I was sitting in the cafeteria during my first semester of university talking to my new friend, Milton. As usual, we stayed until closing time – but this time was different. As we were walking out, I peered inside the kitchen and witnessed something shocking: They were throwing out hundreds of fresh meals.
On the chilly walk home, with that image burned into my mind, I met John, a man who would change the course of my life. He appeared from around a downtown corner, his jeans ripped and his oversized hoodie concealing a young yet careworn face. He said to us, “I don’t want money, I just want food.”
It is a refrain we are hearing more and more during the pandemic. According to a recent report, food banks in Toronto reported a 45 per cent increase in visits from 2020 and 1.5 times more than in the wake of the 2008 financial crisis. New food bank clients increased 61 per cent compared to the year prior.
Food is essential and should be available to every human being, especially when we as a nation have an abundance of it. As a result of my experiences that night, I committed to the process of creating a new organization called MealCare. We quickly discovered that Canada wastes $49.5 billion worth of food each year, yet one in seven families struggles to put food on the table. The objective of the MealCare program is simple: divert surplus edible food from grocery stores, cafeterias and catering companies and donate it instead to homeless shelters and soup kitchens.
MealCare ultimately matches the supply and demand between businesses and community organizations while addressing the root cause of food waste in Canada. Our operations are coordinated by student-led chapters at universities and colleges across the country.
Our delivery steps are:
- Sort and record data: MealCare volunteers go to the partner food businesses (e.g., university cafeterias, bakeries, grocery stores and restaurants) daily, weekly or bi-weekly, as decided by the business. The volunteers sort, weigh and record data on food and give it to delivery volunteers.
- Deliver: The delivery volunteers drive or walk the surplus food to soup kitchens and/or homeless shelters.
- Received and served: Food is checked by chefs and served to local beneficiaries if given to homeless shelters. If the food is given to a food bank, then it is stored and given to food-insecure members of the community.
- Data is shared: Food-waste data is given back to each partner consistently. The tracked data serves as an inventory/waste-management system for the business. We aim to provide data related to their weekly, monthly and yearly excess and basic trends and insights that will empower them to optimize their future stock purchases, reduce monetary costs and increase operational efficiency.
As a nationwide organization, MealCare has delivered more than 40,000 meals and saved our partner shelters over $200,000. These impacts are particularly important considering food insecurity is a major social determinant of health.
Food insecurity is associated with obesity, hypertension, diabetes and various other diseases and can lead to cycles of poverty. At MealCare, we work with our community organizations; providing them with healthy food allows them to use their budgets toward affordable housing, medical treatments and educational resources.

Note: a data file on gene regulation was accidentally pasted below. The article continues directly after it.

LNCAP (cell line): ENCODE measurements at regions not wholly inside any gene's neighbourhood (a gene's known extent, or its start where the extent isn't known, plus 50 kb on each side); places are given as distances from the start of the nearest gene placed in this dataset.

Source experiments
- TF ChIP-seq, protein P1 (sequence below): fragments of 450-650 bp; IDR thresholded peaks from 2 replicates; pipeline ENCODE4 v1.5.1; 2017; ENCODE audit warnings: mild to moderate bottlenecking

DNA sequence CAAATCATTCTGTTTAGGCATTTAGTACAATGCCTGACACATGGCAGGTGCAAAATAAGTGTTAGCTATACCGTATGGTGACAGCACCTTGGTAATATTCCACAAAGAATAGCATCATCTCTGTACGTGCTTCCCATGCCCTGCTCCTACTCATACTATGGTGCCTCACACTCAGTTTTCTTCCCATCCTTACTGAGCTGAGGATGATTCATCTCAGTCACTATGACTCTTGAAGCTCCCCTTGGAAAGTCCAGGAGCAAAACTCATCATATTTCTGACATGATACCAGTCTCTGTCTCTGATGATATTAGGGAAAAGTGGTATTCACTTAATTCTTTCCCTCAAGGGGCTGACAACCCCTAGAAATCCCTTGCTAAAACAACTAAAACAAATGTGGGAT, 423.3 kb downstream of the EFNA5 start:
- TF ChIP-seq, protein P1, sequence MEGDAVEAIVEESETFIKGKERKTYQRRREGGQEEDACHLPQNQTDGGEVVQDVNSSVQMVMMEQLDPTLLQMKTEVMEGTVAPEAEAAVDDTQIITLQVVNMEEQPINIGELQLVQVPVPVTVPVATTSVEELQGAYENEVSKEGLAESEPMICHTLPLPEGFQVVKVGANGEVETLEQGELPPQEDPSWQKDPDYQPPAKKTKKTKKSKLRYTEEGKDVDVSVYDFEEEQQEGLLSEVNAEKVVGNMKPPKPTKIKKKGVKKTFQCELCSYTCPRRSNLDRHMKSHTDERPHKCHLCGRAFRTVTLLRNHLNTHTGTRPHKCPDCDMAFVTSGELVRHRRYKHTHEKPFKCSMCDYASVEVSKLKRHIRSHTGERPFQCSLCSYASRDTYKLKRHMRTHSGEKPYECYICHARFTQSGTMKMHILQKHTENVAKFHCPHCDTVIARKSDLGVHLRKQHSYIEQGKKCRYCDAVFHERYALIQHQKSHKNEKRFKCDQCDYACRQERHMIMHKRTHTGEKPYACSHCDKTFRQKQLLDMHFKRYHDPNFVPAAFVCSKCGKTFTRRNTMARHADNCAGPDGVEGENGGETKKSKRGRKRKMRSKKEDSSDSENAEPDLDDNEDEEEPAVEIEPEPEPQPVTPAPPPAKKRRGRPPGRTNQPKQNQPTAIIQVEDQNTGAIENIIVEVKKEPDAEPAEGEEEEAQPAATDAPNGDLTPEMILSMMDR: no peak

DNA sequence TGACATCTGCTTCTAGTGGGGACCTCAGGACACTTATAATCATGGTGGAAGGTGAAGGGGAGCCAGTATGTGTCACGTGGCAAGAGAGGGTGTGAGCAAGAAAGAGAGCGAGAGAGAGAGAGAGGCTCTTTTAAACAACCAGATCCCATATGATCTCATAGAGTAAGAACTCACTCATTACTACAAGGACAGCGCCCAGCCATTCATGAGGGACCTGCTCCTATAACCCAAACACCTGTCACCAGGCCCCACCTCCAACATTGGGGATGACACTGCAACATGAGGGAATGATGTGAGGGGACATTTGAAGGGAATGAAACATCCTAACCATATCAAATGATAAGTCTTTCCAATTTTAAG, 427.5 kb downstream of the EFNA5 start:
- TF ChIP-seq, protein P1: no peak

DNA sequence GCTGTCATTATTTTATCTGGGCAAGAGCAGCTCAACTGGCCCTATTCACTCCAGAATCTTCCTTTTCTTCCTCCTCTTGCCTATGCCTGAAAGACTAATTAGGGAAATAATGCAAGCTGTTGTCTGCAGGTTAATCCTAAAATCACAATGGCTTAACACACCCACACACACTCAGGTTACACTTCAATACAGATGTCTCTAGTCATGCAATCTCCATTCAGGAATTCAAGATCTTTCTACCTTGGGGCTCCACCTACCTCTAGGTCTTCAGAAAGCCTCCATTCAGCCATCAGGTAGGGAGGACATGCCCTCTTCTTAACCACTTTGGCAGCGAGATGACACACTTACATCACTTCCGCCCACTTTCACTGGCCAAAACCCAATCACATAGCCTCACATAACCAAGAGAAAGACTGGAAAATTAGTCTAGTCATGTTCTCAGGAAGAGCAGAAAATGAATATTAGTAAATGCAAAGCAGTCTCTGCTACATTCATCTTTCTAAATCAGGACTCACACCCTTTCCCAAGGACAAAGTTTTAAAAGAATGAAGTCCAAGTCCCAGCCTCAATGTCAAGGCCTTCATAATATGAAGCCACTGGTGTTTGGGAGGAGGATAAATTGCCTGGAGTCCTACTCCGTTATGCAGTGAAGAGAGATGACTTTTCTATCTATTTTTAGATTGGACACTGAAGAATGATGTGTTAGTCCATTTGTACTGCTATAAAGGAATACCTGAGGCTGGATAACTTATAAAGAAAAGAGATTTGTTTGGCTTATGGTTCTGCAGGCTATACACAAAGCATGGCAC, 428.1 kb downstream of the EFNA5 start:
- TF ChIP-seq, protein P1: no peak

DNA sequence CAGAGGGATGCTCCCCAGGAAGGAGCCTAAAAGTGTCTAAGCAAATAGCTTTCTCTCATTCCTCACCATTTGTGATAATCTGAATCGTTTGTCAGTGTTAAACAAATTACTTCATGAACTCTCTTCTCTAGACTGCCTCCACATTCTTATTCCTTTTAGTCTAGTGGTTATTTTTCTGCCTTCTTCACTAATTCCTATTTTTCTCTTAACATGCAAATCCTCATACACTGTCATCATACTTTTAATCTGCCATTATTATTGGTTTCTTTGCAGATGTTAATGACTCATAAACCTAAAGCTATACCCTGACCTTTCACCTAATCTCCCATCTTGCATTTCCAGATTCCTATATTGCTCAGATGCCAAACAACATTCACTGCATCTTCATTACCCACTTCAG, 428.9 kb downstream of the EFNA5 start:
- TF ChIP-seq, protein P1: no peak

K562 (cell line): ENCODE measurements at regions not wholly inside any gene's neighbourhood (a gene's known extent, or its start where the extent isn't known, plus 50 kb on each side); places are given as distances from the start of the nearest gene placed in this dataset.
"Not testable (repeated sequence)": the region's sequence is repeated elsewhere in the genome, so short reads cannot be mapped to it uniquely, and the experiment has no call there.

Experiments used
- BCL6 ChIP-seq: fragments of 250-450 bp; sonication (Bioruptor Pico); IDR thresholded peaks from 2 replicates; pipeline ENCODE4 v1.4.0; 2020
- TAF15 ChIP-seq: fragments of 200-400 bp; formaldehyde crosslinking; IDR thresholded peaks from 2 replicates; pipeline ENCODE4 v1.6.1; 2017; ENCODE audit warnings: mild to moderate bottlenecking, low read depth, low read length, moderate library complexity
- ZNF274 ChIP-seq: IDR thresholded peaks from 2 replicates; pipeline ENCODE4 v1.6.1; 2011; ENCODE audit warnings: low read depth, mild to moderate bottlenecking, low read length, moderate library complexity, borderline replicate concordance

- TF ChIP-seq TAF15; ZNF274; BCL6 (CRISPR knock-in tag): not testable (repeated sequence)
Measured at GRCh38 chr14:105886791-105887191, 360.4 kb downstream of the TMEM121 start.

I peered inside the kitchen and witnessed something shocking: They were throwing out hundreds of fresh meals.
Food delivery organizations often divert surplus food from large grocery stores to a warehouse and then distribute it to their community partners. But that system creates its own waste:
- The organizations rely on monetary donations to continue operating;
- They are geographically constrained due to the costs of trucks, warehouses and employees;
- They simply transport excess food and are not addressing the root cause of food waste for the grocery retail and food service outlets.
Our solution is grounded on the gaps in the current approach:
- We eliminate the need for a warehouse and construct optimized delivery routes that allow our volunteers to pick up food from multiple partners before heading to the homeless shelter. Additionally, MealCare is built on a low-cost model that leverages community partnerships.
- One of MealCare’s competitive advantages is its scalability. We have eager individuals in many cities across Canada, ready to start a MealCare chapter. We also connect B2B and therefore eliminate many of the costs and geographical constraints.
- One of MealCare’s key innovations is our food waste analytics software that is geared towards long-term reduction. This data (type of food, amount, expiry date, etc.) is provided back to the businesses as weekly and monthly reports that provide basic insights and trends on their food waste. Our system’s goal is to serve as an inventory management system that matches supply-demand based on previous waste metrics.
MealCare has proven to be a scalable organization; we operate in many different universities across Canada (Montreal, Ottawa, Guelph, Toronto, London, Sherbrooke, Kingston). Furthermore, we have had an interest in opening additional chapters in Canada and the United States.
In the past, we have expanded by creating “chapters” around communities and universities, teaching young leaders entrepreneurship and management, meaning all of MealCare’s impact has been accomplished entirely through the hard work of passionate students.
MealCare has meant putting my thoughts into words, words into collective action and action into sustainable improvement. We are very proud to have created this project that has improved the health of our communities.
The author would like to thank the MealCare team for its passion and hard work and Dr. Seema Marwaha for her continued support and mentorship.
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